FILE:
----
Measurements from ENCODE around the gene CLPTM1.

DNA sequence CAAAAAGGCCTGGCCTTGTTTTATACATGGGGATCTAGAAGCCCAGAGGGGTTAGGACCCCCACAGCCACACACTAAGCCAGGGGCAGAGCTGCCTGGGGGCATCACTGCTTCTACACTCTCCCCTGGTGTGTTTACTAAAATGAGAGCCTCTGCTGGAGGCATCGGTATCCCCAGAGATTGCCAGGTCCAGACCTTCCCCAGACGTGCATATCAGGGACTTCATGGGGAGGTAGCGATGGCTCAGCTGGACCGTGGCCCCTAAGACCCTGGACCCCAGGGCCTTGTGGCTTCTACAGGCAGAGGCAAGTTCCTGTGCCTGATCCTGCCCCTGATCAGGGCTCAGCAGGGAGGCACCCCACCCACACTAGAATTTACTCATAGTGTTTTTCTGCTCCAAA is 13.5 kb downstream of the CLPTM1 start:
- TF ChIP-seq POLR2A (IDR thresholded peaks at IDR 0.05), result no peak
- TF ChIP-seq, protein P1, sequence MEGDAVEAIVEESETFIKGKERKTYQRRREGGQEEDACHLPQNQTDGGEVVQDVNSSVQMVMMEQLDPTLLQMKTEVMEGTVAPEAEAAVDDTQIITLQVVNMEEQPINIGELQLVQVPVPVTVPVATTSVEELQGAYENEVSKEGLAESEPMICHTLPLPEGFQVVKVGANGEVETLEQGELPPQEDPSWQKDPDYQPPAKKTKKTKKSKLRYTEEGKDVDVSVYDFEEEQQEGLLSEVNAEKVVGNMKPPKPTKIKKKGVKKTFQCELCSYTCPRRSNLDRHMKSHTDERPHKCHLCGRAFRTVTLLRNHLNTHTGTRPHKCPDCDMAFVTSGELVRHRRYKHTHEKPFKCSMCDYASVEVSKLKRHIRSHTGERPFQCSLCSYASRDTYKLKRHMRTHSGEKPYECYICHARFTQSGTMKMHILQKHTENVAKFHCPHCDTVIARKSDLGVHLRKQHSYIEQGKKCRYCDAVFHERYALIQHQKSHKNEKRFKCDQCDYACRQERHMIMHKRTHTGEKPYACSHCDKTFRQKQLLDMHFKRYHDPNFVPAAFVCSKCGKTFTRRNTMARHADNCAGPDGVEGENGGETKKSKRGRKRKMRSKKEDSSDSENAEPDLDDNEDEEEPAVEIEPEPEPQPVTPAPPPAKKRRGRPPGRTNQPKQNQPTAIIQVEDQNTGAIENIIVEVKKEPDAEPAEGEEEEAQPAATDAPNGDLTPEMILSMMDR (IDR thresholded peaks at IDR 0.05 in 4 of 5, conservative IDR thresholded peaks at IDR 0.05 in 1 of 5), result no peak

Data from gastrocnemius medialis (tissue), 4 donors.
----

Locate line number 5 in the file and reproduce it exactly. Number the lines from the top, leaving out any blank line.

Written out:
Data from gastrocnemius medialis (tissue), 4 donors.